Don't be one of them.

Jun 12, 2015 at 5:01PM

Admitting fear is difficult.

So you can imagine how shocked I was to find out Warren Buffett recently told a select number of investors about the cutting-edge technology that's keeping him awake at night.

This past May, The Motley Fool sent 8 of its best stock analysts to Omaha, Nebraska to attend the Berkshire Hathaway annual shareholder meeting. CEO Warren Buffett and Vice Chairman Charlie Munger fielded questions for nearly 6 hours.
The catch was: Attendees weren't allowed to record any of it. No audio. No video. 

Our team of analysts wrote down every single word Buffett and Munger uttered. Over 16,000 words. But only two words stood out to me as I read the detailed transcript of the event: "Real threat."

That's how Buffett responded when asked about this emerging market that is already expected to be worth more than $2 trillion in the U.S. alone. Google has already put some of its best engineers behind the technology powering this trend. 

The amazing thing is, while Buffett may be nervous, the rest of us can invest in this new industry BEFORE the old money realizes what hit them.

KPMG advises we're "on the cusp of revolutionary change" coming much "sooner than you think."

Even one legendary MIT professor had to recant his position that the technology was "beyond the capability of computer science." (He recently confessed to The Wall Street Journal that he's now a believer and amazed "how quickly this technology caught on.")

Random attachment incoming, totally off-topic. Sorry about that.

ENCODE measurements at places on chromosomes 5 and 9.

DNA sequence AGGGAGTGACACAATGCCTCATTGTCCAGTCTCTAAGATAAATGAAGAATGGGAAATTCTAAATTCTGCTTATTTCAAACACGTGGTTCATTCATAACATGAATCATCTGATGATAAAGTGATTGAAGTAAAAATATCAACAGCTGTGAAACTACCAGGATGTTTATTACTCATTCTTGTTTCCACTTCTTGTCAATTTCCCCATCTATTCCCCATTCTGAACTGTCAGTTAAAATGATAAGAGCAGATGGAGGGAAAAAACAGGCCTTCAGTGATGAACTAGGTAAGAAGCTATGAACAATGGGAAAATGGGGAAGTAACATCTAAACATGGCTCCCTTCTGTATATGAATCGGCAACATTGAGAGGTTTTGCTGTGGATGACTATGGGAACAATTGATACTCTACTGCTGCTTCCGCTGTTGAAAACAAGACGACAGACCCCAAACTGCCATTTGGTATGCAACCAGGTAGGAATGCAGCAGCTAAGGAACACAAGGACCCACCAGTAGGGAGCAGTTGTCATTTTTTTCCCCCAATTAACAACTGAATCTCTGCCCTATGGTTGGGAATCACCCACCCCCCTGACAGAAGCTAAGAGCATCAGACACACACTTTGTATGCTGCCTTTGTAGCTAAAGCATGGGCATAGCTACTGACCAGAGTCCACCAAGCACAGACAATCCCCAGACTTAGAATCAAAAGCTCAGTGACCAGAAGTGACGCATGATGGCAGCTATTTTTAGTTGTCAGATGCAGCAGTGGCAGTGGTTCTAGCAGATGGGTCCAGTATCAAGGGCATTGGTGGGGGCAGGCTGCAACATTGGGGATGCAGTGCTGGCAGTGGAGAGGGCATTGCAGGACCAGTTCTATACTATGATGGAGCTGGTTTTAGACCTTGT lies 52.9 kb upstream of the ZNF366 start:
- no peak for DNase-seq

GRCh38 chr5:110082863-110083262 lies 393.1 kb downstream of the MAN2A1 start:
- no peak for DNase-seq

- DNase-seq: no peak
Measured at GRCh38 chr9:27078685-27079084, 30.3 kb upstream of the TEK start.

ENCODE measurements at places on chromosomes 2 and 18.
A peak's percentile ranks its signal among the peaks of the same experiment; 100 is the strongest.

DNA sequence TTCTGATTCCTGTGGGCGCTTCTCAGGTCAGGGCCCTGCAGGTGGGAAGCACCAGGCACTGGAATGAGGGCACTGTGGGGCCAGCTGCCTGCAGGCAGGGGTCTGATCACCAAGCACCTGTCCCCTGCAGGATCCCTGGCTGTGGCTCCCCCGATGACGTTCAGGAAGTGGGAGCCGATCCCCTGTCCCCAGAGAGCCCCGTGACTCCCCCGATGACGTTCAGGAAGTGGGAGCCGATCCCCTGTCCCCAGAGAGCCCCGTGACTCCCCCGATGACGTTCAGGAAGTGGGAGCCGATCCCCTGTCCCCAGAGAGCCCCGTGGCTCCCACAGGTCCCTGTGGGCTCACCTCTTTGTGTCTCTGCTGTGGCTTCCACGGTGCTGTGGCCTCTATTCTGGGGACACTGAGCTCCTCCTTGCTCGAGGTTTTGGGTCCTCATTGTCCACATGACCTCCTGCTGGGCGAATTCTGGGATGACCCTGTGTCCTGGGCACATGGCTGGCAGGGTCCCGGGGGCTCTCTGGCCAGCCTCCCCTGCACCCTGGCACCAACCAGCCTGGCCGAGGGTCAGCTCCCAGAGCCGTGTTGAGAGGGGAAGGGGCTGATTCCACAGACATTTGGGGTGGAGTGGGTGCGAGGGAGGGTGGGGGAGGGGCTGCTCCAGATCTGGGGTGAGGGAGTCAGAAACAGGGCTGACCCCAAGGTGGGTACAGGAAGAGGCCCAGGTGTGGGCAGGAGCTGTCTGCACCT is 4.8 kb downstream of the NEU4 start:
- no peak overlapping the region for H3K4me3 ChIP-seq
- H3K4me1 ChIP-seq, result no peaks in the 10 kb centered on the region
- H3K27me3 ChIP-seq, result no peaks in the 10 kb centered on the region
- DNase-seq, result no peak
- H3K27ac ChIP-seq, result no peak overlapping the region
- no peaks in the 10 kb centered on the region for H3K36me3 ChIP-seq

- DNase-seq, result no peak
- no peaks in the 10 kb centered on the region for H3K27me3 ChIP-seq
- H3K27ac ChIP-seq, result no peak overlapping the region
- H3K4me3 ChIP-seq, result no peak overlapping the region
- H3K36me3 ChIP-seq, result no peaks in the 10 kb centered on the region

Yet according to one J.D. Power and Associates survey, only 1 in 5 Americans are even interested in this technology, much less ready to invest in it. Needless to say, you haven't missed your window of opportunity. 

Think about how many amazing technologies you've watched soar to new heights while you kick yourself thinking, "I knew about that technology before everyone was talking about it, but I just sat on my hands." 

Don't let that happen again. This time, it should be your family telling you, "I can't believe you knew about and invested in that technology so early on."

That's why I hope you take just a few minutes to access the exclusive research our team of analysts has put together on this industry and the one stock positioned to capitalize on this major shift.

Click here to learn about this incredible technology before Buffett stops being scared and starts buying!

David Hanson owns shares of Berkshire Hathaway and American Express. The Motley Fool recommends and owns shares of Berkshire Hathaway, Google, and Coca-Cola.We Fools don't all hold the same opinions, but we all believe that considering a diverse range of insights makes us better investors. The Motley Fool has a disclosure policy.

©1995-2014 The Motley Fool. All rights reserved. | Privacy/Legal Information